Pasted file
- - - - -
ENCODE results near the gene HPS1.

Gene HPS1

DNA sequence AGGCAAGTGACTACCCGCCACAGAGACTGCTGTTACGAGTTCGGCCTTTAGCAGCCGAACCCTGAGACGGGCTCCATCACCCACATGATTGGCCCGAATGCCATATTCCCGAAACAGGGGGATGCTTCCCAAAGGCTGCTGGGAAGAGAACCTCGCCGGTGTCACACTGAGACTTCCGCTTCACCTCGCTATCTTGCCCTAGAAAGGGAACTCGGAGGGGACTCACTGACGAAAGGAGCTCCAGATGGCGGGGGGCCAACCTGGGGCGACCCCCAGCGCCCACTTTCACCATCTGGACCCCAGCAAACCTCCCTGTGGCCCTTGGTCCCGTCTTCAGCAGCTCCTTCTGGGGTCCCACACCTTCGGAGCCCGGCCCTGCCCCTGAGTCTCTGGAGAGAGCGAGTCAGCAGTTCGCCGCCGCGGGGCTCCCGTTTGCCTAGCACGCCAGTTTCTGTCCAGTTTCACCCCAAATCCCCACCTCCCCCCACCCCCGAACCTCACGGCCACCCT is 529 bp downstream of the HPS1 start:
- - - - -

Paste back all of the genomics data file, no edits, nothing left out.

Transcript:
ENCODE results near the gene HPS1.

Gene HPS1

DNA sequence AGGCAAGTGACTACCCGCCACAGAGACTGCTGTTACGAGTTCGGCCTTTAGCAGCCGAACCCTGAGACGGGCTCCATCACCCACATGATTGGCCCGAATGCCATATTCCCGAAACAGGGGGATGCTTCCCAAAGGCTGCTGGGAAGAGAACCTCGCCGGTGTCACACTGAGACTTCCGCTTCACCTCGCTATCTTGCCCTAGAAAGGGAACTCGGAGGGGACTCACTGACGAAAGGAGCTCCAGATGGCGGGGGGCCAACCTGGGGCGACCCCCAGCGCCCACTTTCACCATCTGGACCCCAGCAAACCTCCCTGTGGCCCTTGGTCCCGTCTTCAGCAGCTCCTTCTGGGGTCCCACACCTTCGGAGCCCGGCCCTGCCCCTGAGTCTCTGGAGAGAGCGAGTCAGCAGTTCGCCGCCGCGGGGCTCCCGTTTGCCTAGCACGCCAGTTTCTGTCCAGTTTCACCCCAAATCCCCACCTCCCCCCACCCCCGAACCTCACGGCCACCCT is 529 bp downstream of the HPS1 start: